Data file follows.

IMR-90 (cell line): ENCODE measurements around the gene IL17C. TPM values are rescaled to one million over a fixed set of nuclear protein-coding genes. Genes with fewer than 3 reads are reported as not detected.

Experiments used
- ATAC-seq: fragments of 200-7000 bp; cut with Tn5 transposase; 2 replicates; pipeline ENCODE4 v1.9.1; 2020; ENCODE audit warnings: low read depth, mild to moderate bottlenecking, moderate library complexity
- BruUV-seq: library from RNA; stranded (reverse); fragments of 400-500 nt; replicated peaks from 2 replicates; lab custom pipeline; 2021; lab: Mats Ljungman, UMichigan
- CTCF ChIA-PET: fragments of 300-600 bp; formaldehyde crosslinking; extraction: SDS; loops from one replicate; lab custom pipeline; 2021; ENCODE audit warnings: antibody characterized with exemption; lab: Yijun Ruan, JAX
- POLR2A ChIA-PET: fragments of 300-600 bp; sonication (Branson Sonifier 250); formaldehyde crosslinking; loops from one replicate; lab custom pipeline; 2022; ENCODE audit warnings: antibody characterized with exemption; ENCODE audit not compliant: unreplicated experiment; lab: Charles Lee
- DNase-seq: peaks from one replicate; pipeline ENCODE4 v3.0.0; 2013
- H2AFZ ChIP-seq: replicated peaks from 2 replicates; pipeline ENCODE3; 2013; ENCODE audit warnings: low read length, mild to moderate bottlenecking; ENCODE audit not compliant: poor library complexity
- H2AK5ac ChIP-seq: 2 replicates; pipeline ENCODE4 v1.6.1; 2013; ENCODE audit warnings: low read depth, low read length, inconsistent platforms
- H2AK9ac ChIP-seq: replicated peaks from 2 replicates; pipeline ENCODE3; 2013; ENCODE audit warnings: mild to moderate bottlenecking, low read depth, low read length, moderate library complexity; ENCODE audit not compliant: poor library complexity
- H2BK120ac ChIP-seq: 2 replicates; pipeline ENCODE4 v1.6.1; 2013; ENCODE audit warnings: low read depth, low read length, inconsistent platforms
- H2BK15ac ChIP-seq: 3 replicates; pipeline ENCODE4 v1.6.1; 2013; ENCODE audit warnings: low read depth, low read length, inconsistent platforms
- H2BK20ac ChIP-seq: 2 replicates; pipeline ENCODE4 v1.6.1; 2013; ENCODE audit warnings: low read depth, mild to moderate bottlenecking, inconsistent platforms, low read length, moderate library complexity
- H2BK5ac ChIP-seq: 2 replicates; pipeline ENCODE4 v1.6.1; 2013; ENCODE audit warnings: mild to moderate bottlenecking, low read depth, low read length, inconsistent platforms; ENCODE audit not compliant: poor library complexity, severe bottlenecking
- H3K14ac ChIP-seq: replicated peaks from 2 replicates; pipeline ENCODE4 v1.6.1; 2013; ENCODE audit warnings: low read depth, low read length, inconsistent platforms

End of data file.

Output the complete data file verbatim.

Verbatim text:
IMR-90 (cell line): ENCODE measurements around the gene IL17C. TPM values are rescaled to one million over a fixed set of nuclear protein-coding genes. Genes with fewer than 3 reads are reported as not detected.

Experiments used
- ATAC-seq: fragments of 200-7000 bp; cut with Tn5 transposase; 2 replicates; pipeline ENCODE4 v1.9.1; 2020; ENCODE audit warnings: low read depth, mild to moderate bottlenecking, moderate library complexity
- BruUV-seq: library from RNA; stranded (reverse); fragments of 400-500 nt; replicated peaks from 2 replicates; lab custom pipeline; 2021; lab: Mats Ljungman, UMichigan
- CTCF ChIA-PET: fragments of 300-600 bp; formaldehyde crosslinking; extraction: SDS; loops from one replicate; lab custom pipeline; 2021; ENCODE audit warnings: antibody characterized with exemption; lab: Yijun Ruan, JAX
- POLR2A ChIA-PET: fragments of 300-600 bp; sonication (Branson Sonifier 250); formaldehyde crosslinking; loops from one replicate; lab custom pipeline; 2022; ENCODE audit warnings: antibody characterized with exemption; ENCODE audit not compliant: unreplicated experiment; lab: Charles Lee
- DNase-seq: peaks from one replicate; pipeline ENCODE4 v3.0.0; 2013
- H2AFZ ChIP-seq: replicated peaks from 2 replicates; pipeline ENCODE3; 2013; ENCODE audit warnings: low read length, mild to moderate bottlenecking; ENCODE audit not compliant: poor library complexity
- H2AK5ac ChIP-seq: 2 replicates; pipeline ENCODE4 v1.6.1; 2013; ENCODE audit warnings: low read depth, low read length, inconsistent platforms
- H2AK9ac ChIP-seq: replicated peaks from 2 replicates; pipeline ENCODE3; 2013; ENCODE audit warnings: mild to moderate bottlenecking, low read depth, low read length, moderate library complexity; ENCODE audit not compliant: poor library complexity
- H2BK120ac ChIP-seq: 2 replicates; pipeline ENCODE4 v1.6.1; 2013; ENCODE audit warnings: low read depth, low read length, inconsistent platforms
- H2BK15ac ChIP-seq: 3 replicates; pipeline ENCODE4 v1.6.1; 2013; ENCODE audit warnings: low read depth, low read length, inconsistent platforms
- H2BK20ac ChIP-seq: 2 replicates; pipeline ENCODE4 v1.6.1; 2013; ENCODE audit warnings: low read depth, mild to moderate bottlenecking, inconsistent platforms, low read length, moderate library complexity
- H2BK5ac ChIP-seq: 2 replicates; pipeline ENCODE4 v1.6.1; 2013; ENCODE audit warnings: mild to moderate bottlenecking, low read depth, low read length, inconsistent platforms; ENCODE audit not compliant: poor library complexity, severe bottlenecking
- H3K14ac ChIP-seq: replicated peaks from 2 replicates; pipeline ENCODE4 v1.6.1; 2013; ENCODE audit warnings: low read depth, low read length, inconsistent platforms